It was 40 years ago the provincial NDP government of the day decided the nascent ski town of Whistler was neither fish nor fowl and decided to create a new type of municipal structure — the resort municipality. Unlike most things hammered out of compromise, the Resort Municipality of Whistler Act of 1975 was an immediate success!
By the early 1980s, it looked like a dismal failure and Whistler looked like it was destined to be the next great resort ghost town, in its own way not at all dissimilar to the instant holiday resorts whose ghostly bones haunt the landscapes of sunny Spain or the half-built marinas that dot the Mediterranean. The only thing Whistler in the early '80s had more of than crushing interest payments was, wait for it, workers.
Everybody under the age of 25 who could say "UIC Ski Team" flocked to Whistler. Most worked badly paying jobs during the winter months, or hammered nails during the summer, and lived off the largesse of the land during the winter, which was to say unemployment insurance payments. There seemed to be no end of hippie-jocks who were lured by the lifestyle and unlimited outdoor opportunities the little resort offered.
And so it was until recently. There was always a new crop of fresh-faced seekers itchin' to live the dream. They arrived anxious to please and willing to face the prospect of low pay, multiple jobs, unreliable work schedules, pricey beer, cramped and expensive living quarters, STDs, capricious bosses and season-ending injuries. Many came for a winter and stayed a lifetime. Many more came for a winter and moved on. The success of the resort pretty much depended on that latter cohort.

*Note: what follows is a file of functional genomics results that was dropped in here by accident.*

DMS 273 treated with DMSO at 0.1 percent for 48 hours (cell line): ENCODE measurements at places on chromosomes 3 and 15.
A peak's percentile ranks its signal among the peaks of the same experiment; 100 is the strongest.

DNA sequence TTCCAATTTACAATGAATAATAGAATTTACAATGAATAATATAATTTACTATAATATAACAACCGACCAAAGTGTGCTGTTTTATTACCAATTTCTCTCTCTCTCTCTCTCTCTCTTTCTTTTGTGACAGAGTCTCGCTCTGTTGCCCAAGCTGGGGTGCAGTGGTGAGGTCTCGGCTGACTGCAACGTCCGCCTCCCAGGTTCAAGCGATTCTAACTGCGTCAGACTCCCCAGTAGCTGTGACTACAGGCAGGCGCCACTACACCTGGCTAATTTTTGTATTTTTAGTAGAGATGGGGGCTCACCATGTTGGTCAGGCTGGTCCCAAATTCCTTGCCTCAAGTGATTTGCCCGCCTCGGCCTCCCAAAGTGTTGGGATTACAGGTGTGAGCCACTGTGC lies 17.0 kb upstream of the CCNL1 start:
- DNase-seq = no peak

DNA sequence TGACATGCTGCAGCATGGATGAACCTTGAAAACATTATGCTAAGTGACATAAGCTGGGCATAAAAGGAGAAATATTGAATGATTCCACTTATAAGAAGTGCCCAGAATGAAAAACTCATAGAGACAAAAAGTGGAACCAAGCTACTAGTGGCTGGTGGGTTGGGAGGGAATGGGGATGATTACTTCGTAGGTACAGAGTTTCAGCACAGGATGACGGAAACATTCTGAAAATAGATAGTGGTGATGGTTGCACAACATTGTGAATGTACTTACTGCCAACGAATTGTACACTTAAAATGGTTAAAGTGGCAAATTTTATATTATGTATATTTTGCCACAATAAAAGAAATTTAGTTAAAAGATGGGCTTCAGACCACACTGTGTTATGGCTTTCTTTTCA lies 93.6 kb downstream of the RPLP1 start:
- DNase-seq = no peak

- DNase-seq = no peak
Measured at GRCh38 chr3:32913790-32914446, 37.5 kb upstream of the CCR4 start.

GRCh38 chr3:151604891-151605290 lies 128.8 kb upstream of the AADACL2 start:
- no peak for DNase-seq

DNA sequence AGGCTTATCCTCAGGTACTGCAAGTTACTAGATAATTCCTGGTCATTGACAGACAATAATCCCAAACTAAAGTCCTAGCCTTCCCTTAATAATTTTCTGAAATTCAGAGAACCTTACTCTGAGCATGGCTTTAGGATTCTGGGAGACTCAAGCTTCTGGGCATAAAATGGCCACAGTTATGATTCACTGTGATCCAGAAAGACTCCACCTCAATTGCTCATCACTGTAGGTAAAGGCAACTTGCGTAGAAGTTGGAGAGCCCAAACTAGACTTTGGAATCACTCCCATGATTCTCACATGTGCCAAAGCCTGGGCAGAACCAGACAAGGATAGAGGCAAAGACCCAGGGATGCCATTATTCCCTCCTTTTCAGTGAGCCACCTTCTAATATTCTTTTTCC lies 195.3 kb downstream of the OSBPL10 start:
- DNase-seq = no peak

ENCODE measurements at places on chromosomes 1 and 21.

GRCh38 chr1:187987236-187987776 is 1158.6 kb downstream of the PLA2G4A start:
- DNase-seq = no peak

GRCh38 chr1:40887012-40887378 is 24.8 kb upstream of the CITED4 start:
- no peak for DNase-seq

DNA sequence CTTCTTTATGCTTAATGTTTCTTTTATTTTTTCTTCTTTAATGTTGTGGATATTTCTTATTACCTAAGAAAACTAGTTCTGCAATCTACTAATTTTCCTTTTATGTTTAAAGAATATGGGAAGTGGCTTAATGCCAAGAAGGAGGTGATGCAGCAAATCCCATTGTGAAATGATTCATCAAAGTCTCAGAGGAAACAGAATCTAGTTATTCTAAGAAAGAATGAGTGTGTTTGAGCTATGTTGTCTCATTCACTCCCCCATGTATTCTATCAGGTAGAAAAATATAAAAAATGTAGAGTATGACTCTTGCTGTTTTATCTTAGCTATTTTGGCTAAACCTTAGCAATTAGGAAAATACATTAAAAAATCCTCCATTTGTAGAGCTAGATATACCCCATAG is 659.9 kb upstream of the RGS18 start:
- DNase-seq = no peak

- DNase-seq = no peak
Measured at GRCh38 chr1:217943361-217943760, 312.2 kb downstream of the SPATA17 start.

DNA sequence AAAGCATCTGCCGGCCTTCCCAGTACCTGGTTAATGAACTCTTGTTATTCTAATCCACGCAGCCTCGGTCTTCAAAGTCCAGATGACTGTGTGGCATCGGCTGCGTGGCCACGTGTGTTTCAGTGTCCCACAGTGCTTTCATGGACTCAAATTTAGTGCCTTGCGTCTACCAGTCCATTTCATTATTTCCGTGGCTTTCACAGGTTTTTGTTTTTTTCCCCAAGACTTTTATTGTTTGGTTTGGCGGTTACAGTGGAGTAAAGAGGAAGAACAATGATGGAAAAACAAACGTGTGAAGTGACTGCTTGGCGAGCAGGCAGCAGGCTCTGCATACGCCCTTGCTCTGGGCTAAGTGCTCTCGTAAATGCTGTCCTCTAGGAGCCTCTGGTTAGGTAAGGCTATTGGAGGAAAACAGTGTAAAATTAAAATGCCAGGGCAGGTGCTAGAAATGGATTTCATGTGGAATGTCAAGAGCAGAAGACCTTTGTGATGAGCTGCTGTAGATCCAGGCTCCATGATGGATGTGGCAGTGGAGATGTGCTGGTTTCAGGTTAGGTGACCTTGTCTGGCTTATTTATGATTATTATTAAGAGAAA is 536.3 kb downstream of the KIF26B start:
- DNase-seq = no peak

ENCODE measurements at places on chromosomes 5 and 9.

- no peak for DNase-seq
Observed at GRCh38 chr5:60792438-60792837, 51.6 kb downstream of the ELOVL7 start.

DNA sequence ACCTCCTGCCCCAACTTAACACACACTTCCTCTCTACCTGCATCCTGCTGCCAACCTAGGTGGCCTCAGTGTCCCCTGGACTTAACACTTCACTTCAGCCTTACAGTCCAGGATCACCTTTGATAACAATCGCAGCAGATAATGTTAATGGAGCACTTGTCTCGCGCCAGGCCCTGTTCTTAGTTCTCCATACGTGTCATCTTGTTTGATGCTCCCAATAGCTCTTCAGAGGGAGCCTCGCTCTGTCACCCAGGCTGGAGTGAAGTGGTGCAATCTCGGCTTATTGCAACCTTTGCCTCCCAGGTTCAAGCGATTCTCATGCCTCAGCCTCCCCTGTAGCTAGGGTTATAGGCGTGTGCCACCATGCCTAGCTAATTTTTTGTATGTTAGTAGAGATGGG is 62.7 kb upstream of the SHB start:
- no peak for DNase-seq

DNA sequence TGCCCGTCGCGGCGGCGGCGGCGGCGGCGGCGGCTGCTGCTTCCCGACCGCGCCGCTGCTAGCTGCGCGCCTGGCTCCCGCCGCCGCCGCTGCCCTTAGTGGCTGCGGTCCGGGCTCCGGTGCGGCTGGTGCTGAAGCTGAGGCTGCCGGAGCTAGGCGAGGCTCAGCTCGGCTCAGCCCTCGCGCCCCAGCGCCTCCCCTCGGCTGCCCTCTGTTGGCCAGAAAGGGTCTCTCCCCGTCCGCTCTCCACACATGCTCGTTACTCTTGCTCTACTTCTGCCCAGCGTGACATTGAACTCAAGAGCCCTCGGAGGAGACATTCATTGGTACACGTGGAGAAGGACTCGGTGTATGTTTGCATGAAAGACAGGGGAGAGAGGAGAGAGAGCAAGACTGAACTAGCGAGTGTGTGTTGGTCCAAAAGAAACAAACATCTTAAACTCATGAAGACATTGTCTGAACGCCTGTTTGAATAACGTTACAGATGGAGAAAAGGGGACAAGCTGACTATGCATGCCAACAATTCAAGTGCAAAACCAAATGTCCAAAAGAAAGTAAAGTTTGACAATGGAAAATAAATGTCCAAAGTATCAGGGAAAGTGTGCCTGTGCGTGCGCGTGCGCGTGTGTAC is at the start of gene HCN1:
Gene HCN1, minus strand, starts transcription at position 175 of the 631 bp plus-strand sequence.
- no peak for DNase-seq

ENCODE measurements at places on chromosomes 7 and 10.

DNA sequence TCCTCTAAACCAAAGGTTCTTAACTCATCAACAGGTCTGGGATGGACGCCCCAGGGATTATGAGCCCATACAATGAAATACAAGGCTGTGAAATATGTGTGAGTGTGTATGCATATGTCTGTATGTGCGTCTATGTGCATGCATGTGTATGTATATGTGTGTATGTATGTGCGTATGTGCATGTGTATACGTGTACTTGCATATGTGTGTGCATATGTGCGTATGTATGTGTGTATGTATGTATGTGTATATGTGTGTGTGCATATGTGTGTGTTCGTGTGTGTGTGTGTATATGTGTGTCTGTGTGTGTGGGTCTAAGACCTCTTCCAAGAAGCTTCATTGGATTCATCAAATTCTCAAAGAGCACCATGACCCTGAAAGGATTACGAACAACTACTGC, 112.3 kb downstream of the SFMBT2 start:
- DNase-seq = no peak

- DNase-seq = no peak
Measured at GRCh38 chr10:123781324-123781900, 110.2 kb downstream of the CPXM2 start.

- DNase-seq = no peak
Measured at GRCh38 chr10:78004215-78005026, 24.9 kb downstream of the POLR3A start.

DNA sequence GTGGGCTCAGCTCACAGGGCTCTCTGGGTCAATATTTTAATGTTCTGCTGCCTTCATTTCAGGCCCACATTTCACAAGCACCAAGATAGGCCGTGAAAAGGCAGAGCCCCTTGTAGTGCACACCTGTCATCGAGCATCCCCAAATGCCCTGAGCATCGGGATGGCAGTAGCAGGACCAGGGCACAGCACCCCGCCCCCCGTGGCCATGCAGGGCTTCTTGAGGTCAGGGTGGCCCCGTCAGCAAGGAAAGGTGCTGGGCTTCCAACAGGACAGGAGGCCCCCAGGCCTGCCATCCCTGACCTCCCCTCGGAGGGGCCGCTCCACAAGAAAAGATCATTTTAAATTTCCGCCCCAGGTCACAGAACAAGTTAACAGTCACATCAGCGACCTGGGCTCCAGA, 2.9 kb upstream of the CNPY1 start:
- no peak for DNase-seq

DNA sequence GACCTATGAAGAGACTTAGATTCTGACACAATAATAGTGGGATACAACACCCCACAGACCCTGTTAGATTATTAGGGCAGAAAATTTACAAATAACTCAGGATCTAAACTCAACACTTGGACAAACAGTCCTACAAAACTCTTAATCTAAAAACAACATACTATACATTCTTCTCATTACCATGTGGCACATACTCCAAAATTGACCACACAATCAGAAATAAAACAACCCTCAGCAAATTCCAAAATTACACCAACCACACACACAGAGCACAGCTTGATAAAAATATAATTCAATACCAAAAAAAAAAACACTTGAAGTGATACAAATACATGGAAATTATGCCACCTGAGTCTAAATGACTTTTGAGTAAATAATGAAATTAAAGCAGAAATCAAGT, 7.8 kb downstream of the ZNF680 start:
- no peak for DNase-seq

But recently, they seem to come in greatly diminished numbers. The early twenty-somethings seem less willing to embrace the old dream. Theories abound. They don't want to work for exploitation wages. They don't want to work at all, having been spoonfed a phoney, self-esteem driven sense of success and entitlement their entire, coddled lives. They don't want to take a year or two off after school for fear of falling behind their peers in the ever-increasing hustle for careers or coveted barista jobs. They're not that into sports they can't play on their screens, controller in one hand, Doritos in the other. And so businesses suffer. The resort suffers. The quality of the experience suffers.